Before we move on an actually talk about some of the minor characters that got me thinking about this, I wanted to take one more day to talk about how important the so-called "minor" characters really are. And to this, I wanted to point out that we actually already know this.
There are Bible stories that we read all the time in which we look to the minor characters to teach us something important about the faith, about what it means to live as God's people, about how to do this life.
These stories are...pretty much every story about Jesus.
Listen, you would think that when we read the Gospels, the main character would be Jesus. He'd be the one we're looking at, the one we're trying to learn from, the one we're paying the most attention to. Sadly, this is true only with a very small number of the Gospel stories.
For example, Jesus sees a tax collector in a tree and invites Himself over to the guy's house. Remember, one of the criticisms that the Pharisees leverage at Jesus is that He eats with tax collectors and sinners. But to us, this is the story of Zacchaeus, and the whole point of the story is either 1) that we should be so eager to get a glimpse of Jesus that we'll do whatever it takes, even climbing a tree in the middle of a crowd or 2) one encounter with Jesus will change our corrupt hearts enough that we repent of our sin and atone for it.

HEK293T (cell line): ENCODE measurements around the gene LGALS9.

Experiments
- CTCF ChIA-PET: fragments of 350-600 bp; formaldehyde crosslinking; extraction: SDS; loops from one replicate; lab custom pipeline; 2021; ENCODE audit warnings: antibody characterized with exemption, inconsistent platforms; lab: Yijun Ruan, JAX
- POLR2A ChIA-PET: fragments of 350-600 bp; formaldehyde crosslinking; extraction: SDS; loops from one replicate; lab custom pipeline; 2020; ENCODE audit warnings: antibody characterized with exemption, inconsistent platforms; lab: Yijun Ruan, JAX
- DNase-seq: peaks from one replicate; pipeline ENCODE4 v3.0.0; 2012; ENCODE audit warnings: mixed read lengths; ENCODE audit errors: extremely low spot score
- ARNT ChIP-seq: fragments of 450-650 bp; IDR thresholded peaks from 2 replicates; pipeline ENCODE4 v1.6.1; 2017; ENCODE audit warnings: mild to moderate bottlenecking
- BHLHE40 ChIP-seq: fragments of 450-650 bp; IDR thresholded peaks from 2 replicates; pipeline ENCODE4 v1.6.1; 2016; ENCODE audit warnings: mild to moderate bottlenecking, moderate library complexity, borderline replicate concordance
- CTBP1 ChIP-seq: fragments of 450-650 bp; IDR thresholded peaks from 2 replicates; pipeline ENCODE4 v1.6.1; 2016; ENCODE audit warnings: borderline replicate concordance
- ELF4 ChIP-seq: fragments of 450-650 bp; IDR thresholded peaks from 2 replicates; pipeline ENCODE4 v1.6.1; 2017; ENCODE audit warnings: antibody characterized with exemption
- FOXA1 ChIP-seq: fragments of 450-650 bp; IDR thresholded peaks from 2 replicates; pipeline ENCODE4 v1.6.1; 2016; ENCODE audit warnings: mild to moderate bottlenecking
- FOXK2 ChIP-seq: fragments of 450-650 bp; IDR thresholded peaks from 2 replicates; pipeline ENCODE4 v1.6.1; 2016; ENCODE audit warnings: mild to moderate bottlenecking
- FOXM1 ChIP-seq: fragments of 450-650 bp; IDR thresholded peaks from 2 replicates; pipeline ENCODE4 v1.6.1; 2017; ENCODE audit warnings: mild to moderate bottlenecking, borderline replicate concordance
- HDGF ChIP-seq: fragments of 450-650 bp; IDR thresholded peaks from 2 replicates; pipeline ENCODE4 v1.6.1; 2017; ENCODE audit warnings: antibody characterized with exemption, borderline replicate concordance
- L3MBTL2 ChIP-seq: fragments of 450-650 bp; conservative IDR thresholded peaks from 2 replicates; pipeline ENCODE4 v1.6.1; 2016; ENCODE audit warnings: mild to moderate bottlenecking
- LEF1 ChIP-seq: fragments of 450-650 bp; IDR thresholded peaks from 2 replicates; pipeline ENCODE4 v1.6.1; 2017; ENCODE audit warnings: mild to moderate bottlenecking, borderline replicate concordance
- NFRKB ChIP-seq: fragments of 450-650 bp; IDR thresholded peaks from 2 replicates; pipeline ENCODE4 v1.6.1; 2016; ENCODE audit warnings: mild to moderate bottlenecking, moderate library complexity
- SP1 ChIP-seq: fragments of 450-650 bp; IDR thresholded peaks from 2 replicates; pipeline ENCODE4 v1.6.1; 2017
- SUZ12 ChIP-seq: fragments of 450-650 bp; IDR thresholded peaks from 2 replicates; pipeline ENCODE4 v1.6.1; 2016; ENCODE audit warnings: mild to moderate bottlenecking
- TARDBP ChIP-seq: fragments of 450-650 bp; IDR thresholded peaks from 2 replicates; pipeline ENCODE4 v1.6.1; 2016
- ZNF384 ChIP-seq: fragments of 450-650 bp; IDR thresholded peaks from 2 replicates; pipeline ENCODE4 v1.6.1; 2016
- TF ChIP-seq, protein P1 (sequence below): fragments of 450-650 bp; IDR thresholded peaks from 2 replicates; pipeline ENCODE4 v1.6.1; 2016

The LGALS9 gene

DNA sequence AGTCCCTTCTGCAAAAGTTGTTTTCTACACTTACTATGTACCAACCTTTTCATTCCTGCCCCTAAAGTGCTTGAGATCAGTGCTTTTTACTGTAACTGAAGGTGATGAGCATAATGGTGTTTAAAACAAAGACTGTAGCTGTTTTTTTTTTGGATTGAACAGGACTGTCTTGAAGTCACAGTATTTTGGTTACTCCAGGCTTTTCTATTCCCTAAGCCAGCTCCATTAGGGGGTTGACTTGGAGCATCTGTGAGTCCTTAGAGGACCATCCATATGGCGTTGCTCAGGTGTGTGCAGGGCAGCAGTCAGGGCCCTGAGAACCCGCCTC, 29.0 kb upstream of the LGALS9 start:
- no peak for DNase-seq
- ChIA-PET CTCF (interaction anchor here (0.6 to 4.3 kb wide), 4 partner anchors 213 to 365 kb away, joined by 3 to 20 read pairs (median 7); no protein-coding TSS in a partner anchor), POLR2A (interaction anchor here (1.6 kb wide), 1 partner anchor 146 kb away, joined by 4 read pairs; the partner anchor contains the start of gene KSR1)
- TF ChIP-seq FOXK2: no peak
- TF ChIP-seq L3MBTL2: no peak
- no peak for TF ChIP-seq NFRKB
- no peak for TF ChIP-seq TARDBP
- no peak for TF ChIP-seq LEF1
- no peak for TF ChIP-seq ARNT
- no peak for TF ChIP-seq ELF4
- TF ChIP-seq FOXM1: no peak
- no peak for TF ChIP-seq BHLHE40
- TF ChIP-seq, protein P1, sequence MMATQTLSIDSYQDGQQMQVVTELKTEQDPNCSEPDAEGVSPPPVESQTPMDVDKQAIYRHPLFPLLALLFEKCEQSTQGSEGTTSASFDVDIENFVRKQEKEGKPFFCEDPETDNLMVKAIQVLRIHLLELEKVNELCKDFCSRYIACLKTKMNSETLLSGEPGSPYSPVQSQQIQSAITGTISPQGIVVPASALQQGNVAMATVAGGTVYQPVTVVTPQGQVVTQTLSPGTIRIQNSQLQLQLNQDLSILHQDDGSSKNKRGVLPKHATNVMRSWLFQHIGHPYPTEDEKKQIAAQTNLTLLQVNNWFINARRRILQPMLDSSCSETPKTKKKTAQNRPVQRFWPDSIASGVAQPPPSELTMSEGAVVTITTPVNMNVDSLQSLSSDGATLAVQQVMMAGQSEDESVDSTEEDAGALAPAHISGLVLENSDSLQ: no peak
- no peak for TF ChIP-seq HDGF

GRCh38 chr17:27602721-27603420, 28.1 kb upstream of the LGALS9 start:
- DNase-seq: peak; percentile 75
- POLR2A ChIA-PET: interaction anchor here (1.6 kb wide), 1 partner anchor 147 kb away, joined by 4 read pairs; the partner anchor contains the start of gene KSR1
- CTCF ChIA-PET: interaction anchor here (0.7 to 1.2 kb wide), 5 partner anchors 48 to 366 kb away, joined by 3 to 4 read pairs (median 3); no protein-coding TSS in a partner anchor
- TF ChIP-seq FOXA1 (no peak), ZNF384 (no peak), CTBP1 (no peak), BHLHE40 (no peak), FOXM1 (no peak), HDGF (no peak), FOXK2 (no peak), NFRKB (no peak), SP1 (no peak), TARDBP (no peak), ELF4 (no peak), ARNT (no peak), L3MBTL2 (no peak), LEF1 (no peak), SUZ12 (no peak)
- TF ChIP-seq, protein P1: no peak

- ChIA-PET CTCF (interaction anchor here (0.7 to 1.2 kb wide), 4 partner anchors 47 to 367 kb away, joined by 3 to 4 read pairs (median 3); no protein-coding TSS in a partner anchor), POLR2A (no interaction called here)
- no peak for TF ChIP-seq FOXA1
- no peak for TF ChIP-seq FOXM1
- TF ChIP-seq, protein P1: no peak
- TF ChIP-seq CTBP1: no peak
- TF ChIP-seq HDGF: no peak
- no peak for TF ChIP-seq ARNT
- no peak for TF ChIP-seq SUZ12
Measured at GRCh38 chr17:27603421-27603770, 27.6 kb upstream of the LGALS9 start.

How about Mary and Martha? We spend a lot of our time talking about whether it's better to sit at the feet of Jesus and listen to Him teach or to spend our time in the kitchen washing dishes to feed our houseguests...when the truth is that we've actually decided that it's best to spend all of our time talking about two women and not about the Jesus who not only visits their home, but is an actual true friend of theirs.
We have a lot to say about the demonaic who was chained up in a cemetery and kept breaking those chains, running around naked and cursing and foaming at the mouth, and we have a lot to say about the herd of pigs into which those demons were cast, and we have even quite a bit to say about the townspeople who came out to see what in the world was going on and were terrified by peace...but we seem to have so little to say about the Jesus who crosses the sea just to heal this man and then crosses it back.
Strange, isn't it, that when you give us the stories of Jesus, we immediately start looking at all the "minor" characters to try to figure out what the story means for us...but give us the story of Esther, and we can't be bothered by characters like Mordecai or Haman.
Because, I mean, clearly, we are Esther, right? Clearly, the whole point of the story is that we were made for such a time as this. That's what we take from it. We all imagine ourselves to be David, not Jonathan - the warrior/king, not the faithful friend.
But what if we're not? What if we're not the heroes of the stories, but the supporting cast? What if we read the rest of the Bible with the same eyes with which we read the Gospels - knowing that every single character is there to teach us something about what it means to live the life of faith?
What if we're missing part of the beauty of the story because we're too quick to read it only in one dimension?